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Does operational sloppiness lie at heart of suitability review?
by Danielle Levy on Nov 16, 2011 at 07:00
The FSA’s suitability review has exposed weaknesses in the systems and procedures of several wealth management firms, causing some to question whether this in fact lies at the heart of the issue.
‘The word on the street is it doesn’t matter what response you gave [to the Dear CEO letter], you will have a follow-up visit,’ said one senior executive at a large wealth management firm.
‘The FSA is having a look at all firms on an impact basis and are looking for consistent client risk assessment, repeatability of process and an audit trail of how decisions are made and how the alignment to the client’s risk appetite is achieved and maintained over time.’
Richard Scrivener, a regulatory consultant at Bovill and co-author of the ‘Dear CEO’ letter during his time at the FSA, believes integration challenges following acquisitions have played a key role alongside a historical lack of regulatory oversight.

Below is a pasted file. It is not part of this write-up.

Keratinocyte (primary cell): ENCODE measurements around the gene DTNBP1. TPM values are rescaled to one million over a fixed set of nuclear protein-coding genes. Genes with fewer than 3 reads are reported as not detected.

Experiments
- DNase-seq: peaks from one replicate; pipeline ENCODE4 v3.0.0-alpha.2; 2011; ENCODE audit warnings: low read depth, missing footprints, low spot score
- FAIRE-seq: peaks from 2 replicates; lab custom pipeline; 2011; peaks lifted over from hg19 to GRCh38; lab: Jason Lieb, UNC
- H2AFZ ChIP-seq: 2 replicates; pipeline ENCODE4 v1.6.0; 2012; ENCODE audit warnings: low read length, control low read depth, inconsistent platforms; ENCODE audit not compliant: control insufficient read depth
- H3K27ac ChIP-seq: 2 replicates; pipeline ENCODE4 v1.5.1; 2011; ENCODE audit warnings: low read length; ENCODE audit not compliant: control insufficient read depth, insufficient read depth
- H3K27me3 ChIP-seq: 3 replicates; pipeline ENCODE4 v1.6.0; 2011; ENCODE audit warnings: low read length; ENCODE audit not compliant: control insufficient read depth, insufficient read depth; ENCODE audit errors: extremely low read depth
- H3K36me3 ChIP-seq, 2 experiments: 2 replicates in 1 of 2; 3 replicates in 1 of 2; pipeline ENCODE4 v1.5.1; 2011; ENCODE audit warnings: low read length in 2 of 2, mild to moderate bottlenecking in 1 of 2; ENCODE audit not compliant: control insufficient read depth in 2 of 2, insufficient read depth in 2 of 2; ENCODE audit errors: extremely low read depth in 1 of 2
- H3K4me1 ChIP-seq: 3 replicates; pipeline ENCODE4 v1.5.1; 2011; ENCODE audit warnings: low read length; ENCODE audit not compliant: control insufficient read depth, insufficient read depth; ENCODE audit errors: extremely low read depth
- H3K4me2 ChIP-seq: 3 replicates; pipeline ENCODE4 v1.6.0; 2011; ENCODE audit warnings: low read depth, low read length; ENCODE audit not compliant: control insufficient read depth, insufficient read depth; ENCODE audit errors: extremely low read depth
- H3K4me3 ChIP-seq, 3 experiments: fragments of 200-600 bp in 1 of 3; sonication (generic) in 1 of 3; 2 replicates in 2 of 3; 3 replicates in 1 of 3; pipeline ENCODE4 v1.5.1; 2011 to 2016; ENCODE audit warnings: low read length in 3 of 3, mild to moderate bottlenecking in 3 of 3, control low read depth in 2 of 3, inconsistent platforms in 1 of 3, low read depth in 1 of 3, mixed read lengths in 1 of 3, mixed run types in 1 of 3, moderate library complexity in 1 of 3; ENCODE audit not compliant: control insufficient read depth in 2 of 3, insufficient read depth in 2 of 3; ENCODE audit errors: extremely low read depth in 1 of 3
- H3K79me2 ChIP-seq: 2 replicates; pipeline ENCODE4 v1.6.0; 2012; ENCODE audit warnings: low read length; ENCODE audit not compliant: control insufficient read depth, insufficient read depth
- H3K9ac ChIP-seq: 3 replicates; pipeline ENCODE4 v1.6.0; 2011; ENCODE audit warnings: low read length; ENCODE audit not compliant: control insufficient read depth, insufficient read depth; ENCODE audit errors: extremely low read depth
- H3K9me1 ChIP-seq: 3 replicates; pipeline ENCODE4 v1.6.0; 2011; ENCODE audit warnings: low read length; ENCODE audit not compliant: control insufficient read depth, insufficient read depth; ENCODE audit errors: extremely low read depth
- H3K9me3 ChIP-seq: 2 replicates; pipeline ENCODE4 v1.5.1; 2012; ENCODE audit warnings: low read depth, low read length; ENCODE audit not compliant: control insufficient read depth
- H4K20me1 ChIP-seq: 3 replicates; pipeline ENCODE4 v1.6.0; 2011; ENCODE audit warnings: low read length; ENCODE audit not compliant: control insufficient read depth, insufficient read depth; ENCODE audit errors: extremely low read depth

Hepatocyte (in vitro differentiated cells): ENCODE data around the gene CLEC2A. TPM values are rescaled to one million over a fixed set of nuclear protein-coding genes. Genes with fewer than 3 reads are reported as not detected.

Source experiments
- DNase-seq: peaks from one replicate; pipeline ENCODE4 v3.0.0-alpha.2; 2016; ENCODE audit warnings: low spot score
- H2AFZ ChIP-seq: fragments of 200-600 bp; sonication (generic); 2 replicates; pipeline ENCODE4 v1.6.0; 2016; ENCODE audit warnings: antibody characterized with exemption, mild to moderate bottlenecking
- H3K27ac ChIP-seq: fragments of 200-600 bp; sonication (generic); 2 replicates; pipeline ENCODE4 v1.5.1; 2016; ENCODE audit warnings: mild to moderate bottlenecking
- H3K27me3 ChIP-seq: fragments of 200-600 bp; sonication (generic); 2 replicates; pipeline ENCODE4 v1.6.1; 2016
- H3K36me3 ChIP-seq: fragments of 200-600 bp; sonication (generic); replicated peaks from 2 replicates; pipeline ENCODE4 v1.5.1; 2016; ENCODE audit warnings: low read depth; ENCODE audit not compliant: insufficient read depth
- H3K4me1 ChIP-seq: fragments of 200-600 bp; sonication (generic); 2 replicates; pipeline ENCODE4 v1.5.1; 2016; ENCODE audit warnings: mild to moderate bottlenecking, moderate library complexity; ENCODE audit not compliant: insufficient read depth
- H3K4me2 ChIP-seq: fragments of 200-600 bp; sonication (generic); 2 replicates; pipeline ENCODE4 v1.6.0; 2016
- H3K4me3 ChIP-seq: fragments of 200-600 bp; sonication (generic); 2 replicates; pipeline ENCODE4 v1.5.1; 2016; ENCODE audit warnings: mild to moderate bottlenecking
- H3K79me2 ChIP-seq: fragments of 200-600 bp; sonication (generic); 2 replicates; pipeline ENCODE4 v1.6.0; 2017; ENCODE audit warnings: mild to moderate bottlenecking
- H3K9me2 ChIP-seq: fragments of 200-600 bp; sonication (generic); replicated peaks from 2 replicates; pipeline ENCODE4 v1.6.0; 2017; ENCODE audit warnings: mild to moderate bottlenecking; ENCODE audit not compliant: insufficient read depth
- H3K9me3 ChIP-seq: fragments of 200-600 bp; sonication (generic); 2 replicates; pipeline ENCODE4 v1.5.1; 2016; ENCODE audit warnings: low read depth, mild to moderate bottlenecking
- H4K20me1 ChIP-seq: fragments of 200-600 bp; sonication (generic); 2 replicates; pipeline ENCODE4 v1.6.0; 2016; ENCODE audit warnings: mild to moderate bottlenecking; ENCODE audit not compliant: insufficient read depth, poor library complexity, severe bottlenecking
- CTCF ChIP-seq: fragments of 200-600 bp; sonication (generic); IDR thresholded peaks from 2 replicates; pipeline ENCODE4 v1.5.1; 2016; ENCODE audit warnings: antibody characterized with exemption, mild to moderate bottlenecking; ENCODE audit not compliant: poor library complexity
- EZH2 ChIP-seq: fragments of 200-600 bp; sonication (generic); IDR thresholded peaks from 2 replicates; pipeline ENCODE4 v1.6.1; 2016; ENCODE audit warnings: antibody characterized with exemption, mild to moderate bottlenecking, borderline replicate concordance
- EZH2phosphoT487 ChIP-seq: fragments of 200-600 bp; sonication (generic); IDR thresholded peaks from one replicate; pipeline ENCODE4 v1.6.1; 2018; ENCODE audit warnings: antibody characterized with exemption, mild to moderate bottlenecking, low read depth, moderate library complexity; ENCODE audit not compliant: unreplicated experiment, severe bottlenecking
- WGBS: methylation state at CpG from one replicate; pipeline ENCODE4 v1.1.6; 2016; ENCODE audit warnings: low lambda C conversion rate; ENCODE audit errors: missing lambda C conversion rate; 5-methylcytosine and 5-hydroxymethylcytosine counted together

‘Quite a lot stems from a lack of regulatory oversight in this area, which has bred complacency at firms. This is something that has struck us over the last few months,’ he said.
‘Although firms have been quick to bring on new clients through acquisitions or hires, systems are often the last thing to be integrated, he explains, presenting challenges later down the line.
‘There is still a feeling that the fund manager owns the client rather than the firm, and the fund manager retains the information because knowledge is power,’ Scrivener said.
He added unsuitable portfolios tend to be more of an issue at an individual level, rather than a company-wide problem.
‘There are sporadic patches of potentially unsuitable portfolios and sometimes they come as a surprise to the firm that they have got these portfolios because they thought things were tightly managed, so this is possibly more on an individual basis than a systemic company-wide unsuitability,’ he said.
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